His fourth tip is for brokers to be clear with their clients about where revenue and profit will come from. Existing clients, he noted, are sometimes overlooked as a priority option for repeat and expanded business, but this should always be the first port of call for a broker. New clients are vital for business growth both in the current year and in subsequent years, he said, and also give an indication of the ongoing health and attractiveness of your business.
“We live in unprecedented times where no one month is like the next whether it’s due to political, economic or environmental factors,” Thomas said. “What risks are applicable to your client base, what cover do they need? It is highly likely they will be facing more risk now than this time last year.”
Knowing what success looks like was his fifth recommendation and Thomas highlighted that good communication is at the centre of every successful client account. Agree in advance what the client is looking for with regards to insurance cover, he said, and closely monitor the sales process to manage, report and agree on what success looks like. He outlined how flourishing relationships rely on free-flowing, honest, two-way communication.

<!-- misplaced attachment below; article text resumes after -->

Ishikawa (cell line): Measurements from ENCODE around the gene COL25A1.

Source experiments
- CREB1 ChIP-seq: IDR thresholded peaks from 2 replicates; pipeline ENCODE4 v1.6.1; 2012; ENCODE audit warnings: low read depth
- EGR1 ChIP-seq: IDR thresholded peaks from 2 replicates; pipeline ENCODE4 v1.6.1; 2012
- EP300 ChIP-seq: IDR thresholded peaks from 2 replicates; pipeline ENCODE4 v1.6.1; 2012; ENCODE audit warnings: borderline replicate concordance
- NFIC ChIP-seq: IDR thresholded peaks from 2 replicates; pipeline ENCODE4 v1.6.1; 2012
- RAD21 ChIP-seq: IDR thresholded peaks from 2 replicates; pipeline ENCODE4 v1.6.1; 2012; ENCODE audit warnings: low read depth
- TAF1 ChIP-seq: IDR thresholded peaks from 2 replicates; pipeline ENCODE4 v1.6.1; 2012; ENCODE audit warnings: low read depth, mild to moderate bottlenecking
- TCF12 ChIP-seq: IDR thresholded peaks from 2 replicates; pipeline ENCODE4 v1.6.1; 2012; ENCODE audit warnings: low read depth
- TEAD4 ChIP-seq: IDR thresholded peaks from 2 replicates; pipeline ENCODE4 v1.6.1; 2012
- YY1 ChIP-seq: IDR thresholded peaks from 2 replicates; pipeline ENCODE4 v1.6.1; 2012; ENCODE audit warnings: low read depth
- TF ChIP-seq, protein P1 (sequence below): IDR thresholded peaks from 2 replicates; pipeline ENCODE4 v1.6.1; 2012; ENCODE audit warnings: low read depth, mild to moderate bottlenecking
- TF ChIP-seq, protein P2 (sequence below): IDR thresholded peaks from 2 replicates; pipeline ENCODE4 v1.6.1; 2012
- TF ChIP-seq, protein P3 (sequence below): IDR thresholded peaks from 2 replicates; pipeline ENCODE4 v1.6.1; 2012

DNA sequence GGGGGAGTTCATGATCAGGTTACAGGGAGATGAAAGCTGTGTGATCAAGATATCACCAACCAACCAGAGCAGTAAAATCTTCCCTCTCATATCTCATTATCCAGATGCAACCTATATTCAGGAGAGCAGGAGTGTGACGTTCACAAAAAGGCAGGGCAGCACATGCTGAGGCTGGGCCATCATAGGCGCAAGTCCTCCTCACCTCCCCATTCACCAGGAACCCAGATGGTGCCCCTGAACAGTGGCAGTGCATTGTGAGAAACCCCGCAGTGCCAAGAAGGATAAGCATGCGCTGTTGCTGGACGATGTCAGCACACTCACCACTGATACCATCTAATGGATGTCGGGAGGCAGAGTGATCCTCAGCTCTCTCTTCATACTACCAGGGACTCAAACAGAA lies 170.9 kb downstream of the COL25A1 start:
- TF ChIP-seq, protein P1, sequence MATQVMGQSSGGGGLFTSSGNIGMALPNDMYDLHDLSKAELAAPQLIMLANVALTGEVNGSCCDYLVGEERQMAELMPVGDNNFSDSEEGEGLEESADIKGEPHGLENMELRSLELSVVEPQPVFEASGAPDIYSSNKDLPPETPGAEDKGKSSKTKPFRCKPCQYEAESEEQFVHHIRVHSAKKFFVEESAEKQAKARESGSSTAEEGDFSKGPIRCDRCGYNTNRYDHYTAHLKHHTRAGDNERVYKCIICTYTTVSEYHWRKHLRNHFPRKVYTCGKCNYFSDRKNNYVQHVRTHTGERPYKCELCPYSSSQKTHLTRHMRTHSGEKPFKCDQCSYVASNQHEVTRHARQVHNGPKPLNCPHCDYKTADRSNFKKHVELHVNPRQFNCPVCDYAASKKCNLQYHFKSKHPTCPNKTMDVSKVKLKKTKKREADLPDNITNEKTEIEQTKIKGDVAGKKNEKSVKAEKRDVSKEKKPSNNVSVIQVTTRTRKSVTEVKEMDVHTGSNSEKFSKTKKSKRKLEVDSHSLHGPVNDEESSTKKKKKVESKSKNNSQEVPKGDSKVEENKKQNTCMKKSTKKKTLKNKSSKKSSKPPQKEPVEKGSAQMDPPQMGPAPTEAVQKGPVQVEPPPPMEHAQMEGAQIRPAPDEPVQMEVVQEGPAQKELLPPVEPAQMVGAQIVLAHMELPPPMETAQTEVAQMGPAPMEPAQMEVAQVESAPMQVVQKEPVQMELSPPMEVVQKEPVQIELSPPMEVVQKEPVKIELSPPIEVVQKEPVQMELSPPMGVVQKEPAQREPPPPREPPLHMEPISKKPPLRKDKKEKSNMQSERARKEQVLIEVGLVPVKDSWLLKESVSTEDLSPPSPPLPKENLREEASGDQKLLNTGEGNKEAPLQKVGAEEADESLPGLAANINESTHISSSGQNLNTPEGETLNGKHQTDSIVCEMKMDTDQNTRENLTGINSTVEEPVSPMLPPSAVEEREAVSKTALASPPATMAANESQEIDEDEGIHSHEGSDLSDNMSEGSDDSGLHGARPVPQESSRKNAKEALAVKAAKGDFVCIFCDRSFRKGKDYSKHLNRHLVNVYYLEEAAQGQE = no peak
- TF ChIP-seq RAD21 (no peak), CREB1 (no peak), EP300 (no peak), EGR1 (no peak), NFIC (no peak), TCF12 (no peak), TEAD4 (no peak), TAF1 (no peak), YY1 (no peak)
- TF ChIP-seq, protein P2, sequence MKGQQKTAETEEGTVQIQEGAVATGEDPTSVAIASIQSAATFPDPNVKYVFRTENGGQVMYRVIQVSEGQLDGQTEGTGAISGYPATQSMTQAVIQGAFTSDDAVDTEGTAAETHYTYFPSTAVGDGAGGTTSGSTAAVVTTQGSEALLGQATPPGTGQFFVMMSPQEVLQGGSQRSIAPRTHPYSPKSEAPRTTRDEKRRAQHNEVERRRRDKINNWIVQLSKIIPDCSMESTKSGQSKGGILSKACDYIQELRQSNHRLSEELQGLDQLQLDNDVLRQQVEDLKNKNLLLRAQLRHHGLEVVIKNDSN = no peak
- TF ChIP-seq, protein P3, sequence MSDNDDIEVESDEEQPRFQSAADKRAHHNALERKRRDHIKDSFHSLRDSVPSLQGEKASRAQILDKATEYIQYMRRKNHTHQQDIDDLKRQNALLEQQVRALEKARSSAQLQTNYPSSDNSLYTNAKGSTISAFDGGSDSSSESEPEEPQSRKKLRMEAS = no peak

Thomas’s sixth tip is that brokers should avoid thinking in a traditional way about the renewal cycle. He said: “We should be journeying with the client outlining ‘Moments of truth’ that affect them on an ongoing basis – what products are most relevant, and which give wider scope for increased sales.”
Another key recommendation is the importance of building capability, he said, and examining the skills needed to drive a successful sales plan. He highlighted the national capability team at Premium Credit, whose sole aim is to provide bespoke training (much of it CPD accredited) to their broker partners.
“The team has had a significant and positive impact on client experience, revenues and brokers’ commission,” he said. “Our support ensures that front line insurance broker staff are properly equipped to best serve the needs of their clients.”
Brokers engagement with their sales team is also an essential consideration, he said, and the best sales managers engage effectively with their teams and involve them in the client journey from planning through to execution and evaluation. His ninth suggestion is that brokers must think differently if they want to see results in 2020.
“Doing the same things with the same people is going to get the same results,” he said. “Standing still is not an option. We constantly need to innovate, evolve and develop our value proposition. We also need to reflect. What’s working, what’s not, have we got the right people in the right job within our teams, do we have ‘best in class’ products to sell, what is being achieved?”
Finally, but perhaps most essentially of all, Thomas said, is the importance of listening and asking questions. He always advises his sales teams to listen before they pitch for new business, he said, as it is too easy to assume that you know what clients want. Before presenting a proposition, he said, it is vital to know what the client’s insurance needs are and how they intend to pay for cover.